Network availability will also define how this industry takes shape, and so will the evolution of the currently available standards – there is a lot of activity in software, for example, which is a critical component of most Wireless Health technologies. Also the risk of connected health devices in the IT networks of hospital organizations are little understood and managed – the Connected Health Safety Initiative initiatives, co-chaired by Dr. Zanchi and Dr. Geetha Rao, promises to address the issue by developing a framework for collaborative management of safety and providing a basis for self-regulation of some elements of a connected healthcare system.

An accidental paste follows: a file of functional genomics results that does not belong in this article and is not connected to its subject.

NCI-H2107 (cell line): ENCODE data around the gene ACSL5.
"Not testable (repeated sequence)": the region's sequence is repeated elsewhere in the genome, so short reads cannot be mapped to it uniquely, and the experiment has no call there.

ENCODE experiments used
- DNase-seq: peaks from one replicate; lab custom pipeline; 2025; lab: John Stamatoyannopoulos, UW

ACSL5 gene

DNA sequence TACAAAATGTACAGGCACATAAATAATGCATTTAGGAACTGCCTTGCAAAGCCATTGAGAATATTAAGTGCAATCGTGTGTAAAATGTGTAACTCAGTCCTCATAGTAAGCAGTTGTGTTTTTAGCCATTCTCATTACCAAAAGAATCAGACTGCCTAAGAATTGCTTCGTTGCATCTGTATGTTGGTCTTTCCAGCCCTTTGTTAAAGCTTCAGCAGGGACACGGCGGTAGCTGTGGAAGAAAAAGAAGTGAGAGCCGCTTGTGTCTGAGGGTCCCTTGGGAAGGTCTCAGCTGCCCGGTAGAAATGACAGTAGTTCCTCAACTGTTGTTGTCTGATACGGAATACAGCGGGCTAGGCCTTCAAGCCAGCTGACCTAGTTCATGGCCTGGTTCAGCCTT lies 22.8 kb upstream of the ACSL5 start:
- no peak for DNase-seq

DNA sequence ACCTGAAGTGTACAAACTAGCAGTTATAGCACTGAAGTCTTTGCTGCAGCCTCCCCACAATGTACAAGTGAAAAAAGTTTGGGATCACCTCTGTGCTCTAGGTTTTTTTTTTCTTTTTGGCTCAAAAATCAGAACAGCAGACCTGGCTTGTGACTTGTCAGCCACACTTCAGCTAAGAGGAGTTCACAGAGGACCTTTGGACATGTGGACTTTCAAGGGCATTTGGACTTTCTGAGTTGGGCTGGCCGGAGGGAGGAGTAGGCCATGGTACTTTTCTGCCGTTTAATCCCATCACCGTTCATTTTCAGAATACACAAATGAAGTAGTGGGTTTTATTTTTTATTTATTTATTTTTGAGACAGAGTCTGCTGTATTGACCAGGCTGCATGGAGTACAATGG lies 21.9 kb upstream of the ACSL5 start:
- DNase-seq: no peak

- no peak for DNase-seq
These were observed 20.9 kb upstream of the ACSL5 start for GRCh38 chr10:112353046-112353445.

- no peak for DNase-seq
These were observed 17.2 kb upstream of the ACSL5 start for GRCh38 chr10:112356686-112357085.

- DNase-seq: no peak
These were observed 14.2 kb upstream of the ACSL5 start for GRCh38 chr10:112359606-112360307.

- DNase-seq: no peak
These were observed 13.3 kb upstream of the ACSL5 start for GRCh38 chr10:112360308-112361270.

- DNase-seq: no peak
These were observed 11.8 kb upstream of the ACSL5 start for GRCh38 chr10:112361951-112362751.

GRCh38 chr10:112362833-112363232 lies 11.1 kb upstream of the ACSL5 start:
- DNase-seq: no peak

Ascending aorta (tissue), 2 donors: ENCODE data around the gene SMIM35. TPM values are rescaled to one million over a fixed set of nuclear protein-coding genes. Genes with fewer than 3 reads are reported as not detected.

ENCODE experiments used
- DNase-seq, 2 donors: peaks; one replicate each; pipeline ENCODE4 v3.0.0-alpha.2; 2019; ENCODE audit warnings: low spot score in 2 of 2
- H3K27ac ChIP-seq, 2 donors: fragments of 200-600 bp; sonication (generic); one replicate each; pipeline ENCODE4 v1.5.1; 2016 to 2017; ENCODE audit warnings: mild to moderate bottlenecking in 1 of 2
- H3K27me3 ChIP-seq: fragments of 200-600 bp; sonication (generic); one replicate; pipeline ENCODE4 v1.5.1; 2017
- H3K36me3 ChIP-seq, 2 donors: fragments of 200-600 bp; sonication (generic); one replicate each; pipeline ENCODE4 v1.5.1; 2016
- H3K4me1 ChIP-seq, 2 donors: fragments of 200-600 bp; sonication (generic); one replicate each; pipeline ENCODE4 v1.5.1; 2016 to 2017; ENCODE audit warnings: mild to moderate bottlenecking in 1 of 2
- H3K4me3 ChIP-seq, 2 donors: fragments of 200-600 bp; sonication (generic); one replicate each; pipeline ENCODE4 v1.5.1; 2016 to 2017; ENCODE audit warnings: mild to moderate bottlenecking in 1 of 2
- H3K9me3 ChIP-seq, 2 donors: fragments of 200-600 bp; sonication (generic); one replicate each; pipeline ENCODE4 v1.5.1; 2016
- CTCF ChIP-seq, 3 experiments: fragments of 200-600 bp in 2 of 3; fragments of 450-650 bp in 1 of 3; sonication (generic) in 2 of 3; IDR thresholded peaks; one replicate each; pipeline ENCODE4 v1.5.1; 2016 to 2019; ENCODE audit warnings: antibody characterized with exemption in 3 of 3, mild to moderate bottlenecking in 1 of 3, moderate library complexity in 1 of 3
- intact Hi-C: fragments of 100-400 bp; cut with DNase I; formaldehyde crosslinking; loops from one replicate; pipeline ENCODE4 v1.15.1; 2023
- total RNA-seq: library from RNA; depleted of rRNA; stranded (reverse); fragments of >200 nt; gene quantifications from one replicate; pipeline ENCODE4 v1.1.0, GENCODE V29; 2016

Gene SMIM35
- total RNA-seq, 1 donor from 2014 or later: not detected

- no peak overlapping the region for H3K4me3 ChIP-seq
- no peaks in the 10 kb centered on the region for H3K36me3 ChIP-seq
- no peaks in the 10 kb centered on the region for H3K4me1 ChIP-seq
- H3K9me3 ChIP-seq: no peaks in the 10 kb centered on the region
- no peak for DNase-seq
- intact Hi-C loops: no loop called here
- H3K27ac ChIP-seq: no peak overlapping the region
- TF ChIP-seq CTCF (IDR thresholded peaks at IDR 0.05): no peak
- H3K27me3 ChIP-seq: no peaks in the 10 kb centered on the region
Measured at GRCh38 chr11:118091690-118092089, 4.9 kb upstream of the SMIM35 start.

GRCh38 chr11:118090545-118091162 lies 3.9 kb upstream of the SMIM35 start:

Opportunities abound in the space even for non-traditional players, for example those developing enabling technologies – batteries, sensors, digital medias, displays, and so forth. Convergence of several industries is key to the success of the market. For instance, Intel is in this space, Walmart is trying to fill the gap for distribution channels for wireless, and service providers like Verizon, AT&T, and Sprint will also play a key role. The development of integrated platforms of health, for storage of data and to extract meaning out of it, will be necessary and the field is still in search of a definite solution. Innovators should also explore opportunities (and will likely encounter a different set of challenges) for deployment of wireless health technology at global level.